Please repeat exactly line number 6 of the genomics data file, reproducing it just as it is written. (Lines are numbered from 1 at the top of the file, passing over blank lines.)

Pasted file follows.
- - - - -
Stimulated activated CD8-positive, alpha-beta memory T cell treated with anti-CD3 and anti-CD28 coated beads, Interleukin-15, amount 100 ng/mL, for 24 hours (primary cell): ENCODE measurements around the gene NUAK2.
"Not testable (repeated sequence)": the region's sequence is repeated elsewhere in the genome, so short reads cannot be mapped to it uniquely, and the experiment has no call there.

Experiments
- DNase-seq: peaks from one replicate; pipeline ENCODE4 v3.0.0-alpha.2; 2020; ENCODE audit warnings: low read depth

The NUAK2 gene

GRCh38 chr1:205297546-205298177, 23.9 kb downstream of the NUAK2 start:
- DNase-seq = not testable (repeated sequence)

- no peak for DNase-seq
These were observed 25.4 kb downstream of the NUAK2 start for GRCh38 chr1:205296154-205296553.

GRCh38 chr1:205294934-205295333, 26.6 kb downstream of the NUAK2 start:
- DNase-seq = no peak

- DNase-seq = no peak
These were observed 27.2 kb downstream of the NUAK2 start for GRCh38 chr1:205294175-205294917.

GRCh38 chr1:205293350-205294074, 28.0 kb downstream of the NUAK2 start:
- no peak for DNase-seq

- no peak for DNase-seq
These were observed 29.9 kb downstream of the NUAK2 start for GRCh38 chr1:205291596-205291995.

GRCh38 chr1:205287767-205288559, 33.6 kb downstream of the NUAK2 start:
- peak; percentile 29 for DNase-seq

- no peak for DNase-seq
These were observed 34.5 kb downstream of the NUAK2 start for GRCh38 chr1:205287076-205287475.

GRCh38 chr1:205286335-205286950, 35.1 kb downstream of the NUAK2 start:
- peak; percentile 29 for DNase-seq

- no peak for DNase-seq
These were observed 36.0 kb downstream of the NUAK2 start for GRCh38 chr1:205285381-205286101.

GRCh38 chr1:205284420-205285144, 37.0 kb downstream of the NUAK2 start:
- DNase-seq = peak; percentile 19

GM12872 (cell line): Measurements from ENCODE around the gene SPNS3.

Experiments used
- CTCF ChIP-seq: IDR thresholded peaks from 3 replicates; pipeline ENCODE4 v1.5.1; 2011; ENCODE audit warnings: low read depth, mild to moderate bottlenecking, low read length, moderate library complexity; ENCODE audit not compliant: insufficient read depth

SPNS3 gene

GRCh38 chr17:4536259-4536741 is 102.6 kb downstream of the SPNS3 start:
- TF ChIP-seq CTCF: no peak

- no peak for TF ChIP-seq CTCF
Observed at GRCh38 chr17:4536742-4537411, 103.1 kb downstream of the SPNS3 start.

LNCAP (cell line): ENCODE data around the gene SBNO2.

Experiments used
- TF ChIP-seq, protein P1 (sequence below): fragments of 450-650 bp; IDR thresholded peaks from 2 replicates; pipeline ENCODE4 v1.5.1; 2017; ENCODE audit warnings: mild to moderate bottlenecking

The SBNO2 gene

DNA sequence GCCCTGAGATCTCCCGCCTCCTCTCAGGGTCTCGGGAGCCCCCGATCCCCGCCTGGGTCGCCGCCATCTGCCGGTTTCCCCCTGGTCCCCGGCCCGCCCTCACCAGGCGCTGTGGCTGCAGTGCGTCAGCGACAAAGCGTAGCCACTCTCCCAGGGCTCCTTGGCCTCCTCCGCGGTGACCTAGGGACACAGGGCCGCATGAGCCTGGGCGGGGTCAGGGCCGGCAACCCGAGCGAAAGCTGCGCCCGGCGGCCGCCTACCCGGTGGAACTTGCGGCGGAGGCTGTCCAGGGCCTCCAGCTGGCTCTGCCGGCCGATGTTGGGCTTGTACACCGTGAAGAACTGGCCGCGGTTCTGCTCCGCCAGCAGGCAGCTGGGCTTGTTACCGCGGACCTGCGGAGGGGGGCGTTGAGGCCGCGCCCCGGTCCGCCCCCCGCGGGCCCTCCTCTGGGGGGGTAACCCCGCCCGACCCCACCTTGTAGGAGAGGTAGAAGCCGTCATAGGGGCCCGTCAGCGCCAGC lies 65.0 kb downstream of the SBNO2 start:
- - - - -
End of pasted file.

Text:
GRCh38 chr1:205297546-205298177, 23.9 kb downstream of the NUAK2 start: